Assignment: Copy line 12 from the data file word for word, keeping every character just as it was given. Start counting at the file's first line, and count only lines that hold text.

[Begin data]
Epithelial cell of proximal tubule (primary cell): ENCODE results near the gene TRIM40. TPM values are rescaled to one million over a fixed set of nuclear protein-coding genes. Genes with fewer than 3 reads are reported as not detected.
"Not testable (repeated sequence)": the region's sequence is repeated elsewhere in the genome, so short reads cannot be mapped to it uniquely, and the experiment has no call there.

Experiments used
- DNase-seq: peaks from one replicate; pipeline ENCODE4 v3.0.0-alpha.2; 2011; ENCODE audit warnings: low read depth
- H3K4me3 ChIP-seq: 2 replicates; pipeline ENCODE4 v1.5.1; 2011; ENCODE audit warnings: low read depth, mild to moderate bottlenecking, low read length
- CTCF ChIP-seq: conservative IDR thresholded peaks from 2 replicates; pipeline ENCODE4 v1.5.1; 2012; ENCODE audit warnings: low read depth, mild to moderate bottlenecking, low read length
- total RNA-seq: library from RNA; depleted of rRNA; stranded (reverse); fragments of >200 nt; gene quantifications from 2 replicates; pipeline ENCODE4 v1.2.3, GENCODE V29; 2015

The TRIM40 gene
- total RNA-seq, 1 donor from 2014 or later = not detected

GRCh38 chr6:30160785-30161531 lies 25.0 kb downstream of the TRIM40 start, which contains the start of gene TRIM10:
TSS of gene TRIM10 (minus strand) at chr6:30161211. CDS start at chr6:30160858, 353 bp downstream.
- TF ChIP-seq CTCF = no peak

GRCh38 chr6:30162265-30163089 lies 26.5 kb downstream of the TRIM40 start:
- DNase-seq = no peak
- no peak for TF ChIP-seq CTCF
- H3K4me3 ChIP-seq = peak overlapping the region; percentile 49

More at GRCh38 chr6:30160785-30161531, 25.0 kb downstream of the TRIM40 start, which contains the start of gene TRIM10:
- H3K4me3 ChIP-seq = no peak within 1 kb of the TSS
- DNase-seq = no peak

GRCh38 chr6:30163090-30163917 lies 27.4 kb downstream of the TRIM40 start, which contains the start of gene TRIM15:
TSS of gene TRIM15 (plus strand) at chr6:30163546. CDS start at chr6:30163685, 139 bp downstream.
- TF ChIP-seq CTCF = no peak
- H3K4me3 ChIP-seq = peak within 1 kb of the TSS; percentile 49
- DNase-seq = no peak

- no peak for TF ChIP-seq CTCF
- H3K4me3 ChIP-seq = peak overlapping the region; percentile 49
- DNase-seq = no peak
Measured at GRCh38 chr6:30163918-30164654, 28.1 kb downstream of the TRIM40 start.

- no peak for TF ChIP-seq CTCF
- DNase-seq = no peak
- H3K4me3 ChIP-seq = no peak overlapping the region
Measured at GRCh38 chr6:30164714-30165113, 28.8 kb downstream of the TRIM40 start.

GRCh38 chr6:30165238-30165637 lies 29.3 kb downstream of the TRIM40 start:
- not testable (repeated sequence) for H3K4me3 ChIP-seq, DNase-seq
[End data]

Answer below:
- TF ChIP-seq CTCF = no peak